By Dr Richard Horne

Intrusive regulation could destroy the flexibility the private sector needs to protect itself

Much of the cyber threat -- whether this is to critical infrastructure, the economy or the security of individuals -- takes the form of attacks on organizations outside government control.

Systems controlling everything from utilities to healthcare, food distribution, financial services, public events and telecommunications -- in fact in almost any area of the economy -- could be vulnerable and thus pose a threat to some aspect of national security, stability or prosperity.

The challenge for governments is how to ensure that private sector organisations 'up their game' in cyber security, not just to protect themselves, but to ensure the wider economic and physical infrastructure is not affected.

The World Economic Forum refers to 'risk in a hyper-connected world' in which the subject of a cyber attack may not be the entity that bears the eventual impact. Take, for example, the victims of fraud. They may not have actually suffered a breach of their own systems, the cyber attack may have targeted others who hold information about them. Within this context, there is a growing argument for regulation to ensure that commercial entities play their part in protecting both themselves and others.

However, in trying to raise cyber security standards in the private sector, there is a danger that government intervention might have little effect or even make matters worse.

There are a range of behaviours and capabilities that need to be fostered within private sector organizations; pushing too hard to achieve some of these may inhibit others, potentially worsening the situation. Thus any intervention needs to be judged on its impact on all desired capabilities and behaviours, not just individual outcomes in isolation.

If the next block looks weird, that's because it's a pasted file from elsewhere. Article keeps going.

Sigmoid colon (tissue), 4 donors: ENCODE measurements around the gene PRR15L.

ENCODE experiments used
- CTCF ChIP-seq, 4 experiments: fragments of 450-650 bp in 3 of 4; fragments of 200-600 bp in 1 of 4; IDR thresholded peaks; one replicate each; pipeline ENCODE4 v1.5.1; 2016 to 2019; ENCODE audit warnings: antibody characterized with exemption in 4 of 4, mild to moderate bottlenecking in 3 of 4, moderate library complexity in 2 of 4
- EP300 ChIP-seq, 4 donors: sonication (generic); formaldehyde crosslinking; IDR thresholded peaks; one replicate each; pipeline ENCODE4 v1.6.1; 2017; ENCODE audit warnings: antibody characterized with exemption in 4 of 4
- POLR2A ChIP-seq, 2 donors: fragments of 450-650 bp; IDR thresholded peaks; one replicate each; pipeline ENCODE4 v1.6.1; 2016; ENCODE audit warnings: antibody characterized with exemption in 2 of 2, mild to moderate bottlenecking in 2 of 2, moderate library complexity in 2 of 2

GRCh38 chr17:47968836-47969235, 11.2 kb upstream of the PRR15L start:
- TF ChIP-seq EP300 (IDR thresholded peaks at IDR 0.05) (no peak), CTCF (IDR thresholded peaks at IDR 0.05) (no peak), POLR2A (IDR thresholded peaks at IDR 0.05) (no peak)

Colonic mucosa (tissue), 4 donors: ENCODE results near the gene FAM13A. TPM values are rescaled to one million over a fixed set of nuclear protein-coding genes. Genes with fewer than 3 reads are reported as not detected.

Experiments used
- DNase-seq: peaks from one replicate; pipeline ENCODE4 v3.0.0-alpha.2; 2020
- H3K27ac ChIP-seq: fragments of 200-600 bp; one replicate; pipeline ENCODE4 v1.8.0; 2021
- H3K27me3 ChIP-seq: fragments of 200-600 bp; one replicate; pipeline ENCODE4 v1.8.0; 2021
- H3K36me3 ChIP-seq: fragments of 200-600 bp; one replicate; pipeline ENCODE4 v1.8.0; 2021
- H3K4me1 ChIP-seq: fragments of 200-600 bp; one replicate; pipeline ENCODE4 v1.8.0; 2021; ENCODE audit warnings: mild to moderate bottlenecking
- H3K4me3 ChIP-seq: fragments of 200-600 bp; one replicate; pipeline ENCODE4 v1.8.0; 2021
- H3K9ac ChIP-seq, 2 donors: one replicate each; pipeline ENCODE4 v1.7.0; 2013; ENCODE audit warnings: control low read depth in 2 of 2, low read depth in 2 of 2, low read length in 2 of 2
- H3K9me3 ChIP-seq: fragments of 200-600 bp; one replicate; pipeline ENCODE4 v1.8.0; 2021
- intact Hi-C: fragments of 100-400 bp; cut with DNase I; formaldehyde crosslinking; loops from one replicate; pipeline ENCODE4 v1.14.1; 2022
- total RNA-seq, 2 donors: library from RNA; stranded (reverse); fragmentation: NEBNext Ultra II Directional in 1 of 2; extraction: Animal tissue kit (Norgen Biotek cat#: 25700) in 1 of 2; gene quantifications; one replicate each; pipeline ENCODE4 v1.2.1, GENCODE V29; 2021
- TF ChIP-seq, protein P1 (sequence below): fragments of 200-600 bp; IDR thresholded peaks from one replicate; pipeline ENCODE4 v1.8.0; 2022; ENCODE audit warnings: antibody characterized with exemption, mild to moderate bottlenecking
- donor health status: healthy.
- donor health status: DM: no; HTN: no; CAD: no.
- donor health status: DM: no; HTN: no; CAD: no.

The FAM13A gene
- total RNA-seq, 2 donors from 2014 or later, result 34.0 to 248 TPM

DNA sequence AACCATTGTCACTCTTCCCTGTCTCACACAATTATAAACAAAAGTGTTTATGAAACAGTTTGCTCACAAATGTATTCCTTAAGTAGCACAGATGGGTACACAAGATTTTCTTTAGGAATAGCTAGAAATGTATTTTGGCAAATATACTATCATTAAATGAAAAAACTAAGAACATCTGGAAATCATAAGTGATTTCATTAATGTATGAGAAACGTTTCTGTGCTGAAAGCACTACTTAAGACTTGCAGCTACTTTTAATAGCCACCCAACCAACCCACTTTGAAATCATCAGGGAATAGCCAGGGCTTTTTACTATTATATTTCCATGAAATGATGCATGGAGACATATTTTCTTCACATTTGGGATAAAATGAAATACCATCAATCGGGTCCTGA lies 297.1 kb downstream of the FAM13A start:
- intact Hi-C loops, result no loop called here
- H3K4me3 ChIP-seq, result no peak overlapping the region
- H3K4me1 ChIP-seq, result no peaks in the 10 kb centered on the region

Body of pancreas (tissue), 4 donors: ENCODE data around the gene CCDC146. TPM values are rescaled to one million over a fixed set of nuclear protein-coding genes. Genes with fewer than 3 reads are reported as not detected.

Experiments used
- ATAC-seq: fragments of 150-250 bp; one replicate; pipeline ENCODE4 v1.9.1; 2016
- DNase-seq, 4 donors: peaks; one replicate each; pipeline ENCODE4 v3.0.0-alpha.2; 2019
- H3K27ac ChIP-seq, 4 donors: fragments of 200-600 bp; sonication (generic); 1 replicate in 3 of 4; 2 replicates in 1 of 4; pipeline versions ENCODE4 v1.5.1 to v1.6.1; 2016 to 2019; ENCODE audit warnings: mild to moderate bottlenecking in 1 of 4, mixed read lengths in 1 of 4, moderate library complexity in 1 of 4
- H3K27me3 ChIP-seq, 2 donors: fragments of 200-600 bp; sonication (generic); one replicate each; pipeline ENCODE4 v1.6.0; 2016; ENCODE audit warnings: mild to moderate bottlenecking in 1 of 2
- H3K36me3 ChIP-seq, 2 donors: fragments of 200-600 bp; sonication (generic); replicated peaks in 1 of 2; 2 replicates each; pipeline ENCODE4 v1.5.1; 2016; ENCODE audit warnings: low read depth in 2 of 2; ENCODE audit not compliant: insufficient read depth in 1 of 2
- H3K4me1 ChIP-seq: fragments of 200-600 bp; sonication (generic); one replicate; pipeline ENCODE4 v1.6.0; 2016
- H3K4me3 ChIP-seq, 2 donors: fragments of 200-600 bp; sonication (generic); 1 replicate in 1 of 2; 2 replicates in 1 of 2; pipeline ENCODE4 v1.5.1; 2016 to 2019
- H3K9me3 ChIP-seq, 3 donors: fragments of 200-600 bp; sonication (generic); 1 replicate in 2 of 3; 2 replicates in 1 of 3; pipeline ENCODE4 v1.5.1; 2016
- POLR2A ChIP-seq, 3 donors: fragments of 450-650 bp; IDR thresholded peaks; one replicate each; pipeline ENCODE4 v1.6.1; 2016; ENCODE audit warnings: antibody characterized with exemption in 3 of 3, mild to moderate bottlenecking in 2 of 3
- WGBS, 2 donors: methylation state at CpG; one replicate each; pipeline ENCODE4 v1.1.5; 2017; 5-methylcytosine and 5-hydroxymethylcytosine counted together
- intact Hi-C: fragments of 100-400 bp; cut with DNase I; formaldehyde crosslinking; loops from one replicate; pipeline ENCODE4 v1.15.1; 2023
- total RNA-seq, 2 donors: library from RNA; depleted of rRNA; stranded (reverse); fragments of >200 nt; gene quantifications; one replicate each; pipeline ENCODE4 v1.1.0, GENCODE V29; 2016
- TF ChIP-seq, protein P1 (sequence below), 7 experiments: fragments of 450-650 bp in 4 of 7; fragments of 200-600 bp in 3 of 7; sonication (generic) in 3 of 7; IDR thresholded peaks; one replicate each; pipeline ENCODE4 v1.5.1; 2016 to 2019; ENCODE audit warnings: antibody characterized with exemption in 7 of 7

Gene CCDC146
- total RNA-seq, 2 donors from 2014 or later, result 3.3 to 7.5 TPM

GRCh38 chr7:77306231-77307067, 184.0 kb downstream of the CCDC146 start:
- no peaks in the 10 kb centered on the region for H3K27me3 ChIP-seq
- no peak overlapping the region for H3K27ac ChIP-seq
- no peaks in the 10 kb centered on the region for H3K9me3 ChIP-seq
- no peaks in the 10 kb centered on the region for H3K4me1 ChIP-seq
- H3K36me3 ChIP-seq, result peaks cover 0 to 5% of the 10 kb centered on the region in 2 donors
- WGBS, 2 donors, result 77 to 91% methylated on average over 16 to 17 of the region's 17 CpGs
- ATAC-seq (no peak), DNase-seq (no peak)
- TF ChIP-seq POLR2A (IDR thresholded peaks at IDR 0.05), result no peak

Clarifying these issues is all the more important now that the European Commission is about to propose legislation affecting the private sector. The US legislature struggled to agree on similar legislation in 2012, but can be expected to revisit the topic in due course.

The need for balance

As an example, consider the objective of ensuring private sector organizations implement good Information Assurance, that is good practice in building and operating IT systems.

Clearly this is a laudable aim. It could be achieved in isolation by legislation requiring compliance with stringent standards, accompanied by an audit regime and penalties for non-compliance. However, such an approach would be likely to in-hibit other objectives required for delivering strong cyber security across the private sector. For example: It may cause companies to refrain from sharing threat information or suspicions of sophisticated cyber-attacks, many of which would not be prevented by compliance to accepted Information Assurance standards. By doing so they might inadvertently reveal instances where their Information Assurance was not perfect.

It may discourage companies from investing in innovative monitoring which could identify breaches from attacks that would not have been stopped by compliance to Information Assurance standards alone. Such a capability, by identifying breaches, risks undermining an organization's compliance position.

Likewise, suppose there were a legislative or regulatory regime requiring all known cyber breaches to be reported. The simplest way to satisfy such a regime would be for private sector organizations to ensure that more sophisticated breaches remain 'unknown'. Clearly this is the opposite of what is needed for effective cyber security.

What might a balanced set of objectives look like?

In order to design an effective approach to achieve strong cyber defences across the private sector, it is first necessary to define the required set of objectives and behaviours. To stimulate debate, the following are proposed as a set of capabilities and behaviours that together would lead to significantly improved cyber security across the private sector:

1. Strong preventative defences: